According to Spencer kweli means “truth” in Swahili, and is an appropriate name since the platform strives to provide an accurate portrayal of the global Black community and its experiences—a departure from stereotypes and what is often depicted in the mainstream media. Spencer, who is based in the Washington, D.C., area, was curious to learn more about the Black population in far-flung places like Ghana, Brazil, and Mozambique. And kweliTV fills that void.
Funding the project herself, she aims to change perceptions about communities of African descent worldwide, and grant a deeper understanding of Black culture. “Our mission is to showcase an authentic representation of what it means to be Black in the U.S. and globally, so our content curation reflects that,” she says.
KweliTV recognizes the works of Black thought leaders, journalists, filmmakers, and other artists; it also gives these innovators a space to exhibit their art while celebrating the beauty of Black life. Likewise, the network explores how the African diaspora has influenced cultures and traditions—such as dance, food, and music—around the world.
The SVOD service hones in on Black life, history, culture, and experiences, telling stories about the Black community.
The monthly price is US$5.99, and annual subscriptions cost US$49.99. One-day rentals are available for US$2.99. Live TV is available for free with ads.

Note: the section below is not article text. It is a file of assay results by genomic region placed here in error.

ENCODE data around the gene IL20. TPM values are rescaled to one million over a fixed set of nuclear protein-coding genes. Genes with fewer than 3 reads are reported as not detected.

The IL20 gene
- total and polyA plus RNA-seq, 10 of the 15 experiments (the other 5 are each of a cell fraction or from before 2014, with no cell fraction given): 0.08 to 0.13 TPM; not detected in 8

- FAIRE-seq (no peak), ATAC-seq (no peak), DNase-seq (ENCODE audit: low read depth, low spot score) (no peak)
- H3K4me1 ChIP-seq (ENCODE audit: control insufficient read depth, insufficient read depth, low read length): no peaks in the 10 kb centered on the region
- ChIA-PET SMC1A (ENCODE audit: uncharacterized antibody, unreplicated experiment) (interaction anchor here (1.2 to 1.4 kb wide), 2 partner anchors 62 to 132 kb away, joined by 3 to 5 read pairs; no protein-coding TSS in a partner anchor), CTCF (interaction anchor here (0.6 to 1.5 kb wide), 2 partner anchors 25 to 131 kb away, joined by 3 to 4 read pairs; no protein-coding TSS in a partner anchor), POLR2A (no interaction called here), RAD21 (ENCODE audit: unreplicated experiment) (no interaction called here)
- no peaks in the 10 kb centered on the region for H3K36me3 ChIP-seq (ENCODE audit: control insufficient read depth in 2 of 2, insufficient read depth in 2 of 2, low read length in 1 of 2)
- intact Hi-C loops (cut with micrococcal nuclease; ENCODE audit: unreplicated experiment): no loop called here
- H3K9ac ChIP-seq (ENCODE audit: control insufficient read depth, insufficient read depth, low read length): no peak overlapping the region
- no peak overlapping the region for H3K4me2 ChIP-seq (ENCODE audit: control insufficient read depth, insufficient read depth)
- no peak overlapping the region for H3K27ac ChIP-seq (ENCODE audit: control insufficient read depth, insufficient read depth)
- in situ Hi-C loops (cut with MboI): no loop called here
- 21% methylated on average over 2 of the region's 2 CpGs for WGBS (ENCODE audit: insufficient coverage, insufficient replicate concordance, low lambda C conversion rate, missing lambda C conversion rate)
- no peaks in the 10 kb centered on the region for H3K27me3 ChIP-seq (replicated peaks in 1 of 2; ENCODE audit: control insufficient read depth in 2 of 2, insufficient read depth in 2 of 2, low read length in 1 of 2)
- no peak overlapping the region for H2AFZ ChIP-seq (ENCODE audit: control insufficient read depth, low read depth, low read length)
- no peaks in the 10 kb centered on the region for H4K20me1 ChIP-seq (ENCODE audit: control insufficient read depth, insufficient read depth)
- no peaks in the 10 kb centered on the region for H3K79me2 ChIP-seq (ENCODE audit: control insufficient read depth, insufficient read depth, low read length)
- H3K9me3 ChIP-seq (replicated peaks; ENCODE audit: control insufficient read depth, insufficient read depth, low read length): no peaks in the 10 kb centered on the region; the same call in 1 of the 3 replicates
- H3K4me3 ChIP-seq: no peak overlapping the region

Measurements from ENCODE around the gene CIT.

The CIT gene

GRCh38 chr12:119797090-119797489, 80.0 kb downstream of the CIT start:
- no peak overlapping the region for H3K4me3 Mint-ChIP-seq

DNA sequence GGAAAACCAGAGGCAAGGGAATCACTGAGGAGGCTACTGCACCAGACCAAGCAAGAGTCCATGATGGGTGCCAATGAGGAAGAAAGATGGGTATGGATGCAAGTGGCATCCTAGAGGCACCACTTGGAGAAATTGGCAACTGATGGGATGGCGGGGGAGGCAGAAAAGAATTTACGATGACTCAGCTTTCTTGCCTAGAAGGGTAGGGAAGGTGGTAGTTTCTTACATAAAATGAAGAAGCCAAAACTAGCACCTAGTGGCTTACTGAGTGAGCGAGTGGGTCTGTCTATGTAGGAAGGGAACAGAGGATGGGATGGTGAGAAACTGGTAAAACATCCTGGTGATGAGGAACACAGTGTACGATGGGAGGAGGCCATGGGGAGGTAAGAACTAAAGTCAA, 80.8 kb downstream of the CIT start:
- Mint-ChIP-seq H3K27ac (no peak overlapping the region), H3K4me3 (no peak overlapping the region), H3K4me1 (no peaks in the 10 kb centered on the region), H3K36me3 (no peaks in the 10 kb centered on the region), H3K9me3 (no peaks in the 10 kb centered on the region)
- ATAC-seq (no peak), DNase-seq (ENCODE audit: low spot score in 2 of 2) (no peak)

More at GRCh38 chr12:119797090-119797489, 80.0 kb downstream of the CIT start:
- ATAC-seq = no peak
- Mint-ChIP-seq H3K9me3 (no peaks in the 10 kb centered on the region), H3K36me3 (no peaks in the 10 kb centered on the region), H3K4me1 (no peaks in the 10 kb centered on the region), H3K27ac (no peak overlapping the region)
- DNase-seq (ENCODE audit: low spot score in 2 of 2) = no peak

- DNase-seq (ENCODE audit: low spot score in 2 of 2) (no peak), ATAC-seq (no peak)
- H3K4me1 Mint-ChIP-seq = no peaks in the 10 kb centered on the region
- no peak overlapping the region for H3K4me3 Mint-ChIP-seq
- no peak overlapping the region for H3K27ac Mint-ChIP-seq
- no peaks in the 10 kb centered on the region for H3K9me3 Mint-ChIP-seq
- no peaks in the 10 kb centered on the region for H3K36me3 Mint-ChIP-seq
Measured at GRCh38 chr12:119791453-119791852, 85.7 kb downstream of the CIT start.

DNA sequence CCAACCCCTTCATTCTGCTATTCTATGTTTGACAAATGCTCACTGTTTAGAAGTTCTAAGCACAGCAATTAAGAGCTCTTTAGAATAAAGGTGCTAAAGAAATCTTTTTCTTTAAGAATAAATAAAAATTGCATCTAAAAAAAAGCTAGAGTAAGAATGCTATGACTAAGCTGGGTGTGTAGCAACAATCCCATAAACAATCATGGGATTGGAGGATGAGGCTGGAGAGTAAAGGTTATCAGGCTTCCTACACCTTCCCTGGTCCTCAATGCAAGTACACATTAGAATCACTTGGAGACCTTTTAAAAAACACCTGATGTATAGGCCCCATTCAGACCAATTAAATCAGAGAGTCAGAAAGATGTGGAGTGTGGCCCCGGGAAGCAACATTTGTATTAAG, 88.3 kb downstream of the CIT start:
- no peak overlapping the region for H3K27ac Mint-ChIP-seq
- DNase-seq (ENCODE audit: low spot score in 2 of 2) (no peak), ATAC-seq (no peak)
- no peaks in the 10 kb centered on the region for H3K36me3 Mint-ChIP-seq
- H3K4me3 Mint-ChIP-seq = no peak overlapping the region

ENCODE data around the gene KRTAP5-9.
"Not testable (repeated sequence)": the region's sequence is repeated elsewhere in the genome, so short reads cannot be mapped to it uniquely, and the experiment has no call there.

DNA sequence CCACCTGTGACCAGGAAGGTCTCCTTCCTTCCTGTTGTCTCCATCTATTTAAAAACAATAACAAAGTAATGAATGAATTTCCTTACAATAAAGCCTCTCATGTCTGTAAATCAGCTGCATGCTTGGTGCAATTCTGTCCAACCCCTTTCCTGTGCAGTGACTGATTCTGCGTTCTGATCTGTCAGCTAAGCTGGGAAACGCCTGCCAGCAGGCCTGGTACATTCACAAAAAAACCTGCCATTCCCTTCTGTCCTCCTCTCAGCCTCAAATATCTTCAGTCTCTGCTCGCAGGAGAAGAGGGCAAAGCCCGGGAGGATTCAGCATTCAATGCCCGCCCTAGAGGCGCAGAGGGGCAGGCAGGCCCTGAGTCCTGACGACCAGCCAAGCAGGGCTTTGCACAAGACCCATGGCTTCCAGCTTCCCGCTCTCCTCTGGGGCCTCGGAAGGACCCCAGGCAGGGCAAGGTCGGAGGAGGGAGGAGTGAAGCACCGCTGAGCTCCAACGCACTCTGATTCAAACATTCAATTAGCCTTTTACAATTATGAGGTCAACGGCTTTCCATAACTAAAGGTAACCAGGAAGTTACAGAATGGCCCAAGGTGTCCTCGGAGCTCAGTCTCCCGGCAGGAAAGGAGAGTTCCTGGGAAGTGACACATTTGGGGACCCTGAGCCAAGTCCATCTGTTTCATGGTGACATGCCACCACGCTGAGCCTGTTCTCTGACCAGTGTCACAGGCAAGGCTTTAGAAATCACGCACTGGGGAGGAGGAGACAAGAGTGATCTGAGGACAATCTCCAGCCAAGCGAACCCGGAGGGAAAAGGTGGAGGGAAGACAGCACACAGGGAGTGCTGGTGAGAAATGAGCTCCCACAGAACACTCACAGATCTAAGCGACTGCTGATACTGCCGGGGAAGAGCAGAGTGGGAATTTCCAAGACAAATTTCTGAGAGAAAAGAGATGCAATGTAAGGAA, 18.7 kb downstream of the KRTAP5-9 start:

At 100% Black-owned, kweliTV is a digital platform featuring independent films, documentaries, web series, news, live events and shows, and programs for children and teens. The SVOD service takes an in-depth look at Black culture and provides a lineup of informative and entertaining TV and movies showcasing the global Black community.
Many selections are film-festival favorites, with new documentaries added to the roster on the first of each month. Films range from intriguing shorts to full-length dramatic features to comedies, sci-fi, sports, web shows, and more. While many of kweliTV’s programs are produced in the U.S., there’s a selection made in the Caribbean and Latin America, the Middle East, Africa, Canada, and Europe.
WHAT’S THE GOOD?
kweliTV compensates its creators through revenue sharing, and a large percentage of the subscription cost goes directly to the moviemakers.
“We allocate 60% of our subscription revenue to our 300-plus content creators,” Spencer says. “We pay filmmakers based off minutes viewed on our platform.”
Even though most filmmakers’ works are festival selections, and 65% are award-winning, many struggle to be distributed after their film festival run.
“They may be unknown to the larger film community or don’t have the right connections to get on the radar of other platforms, which means so many great films aren’t seen,” Spencer says. “We’re solving that problem.”
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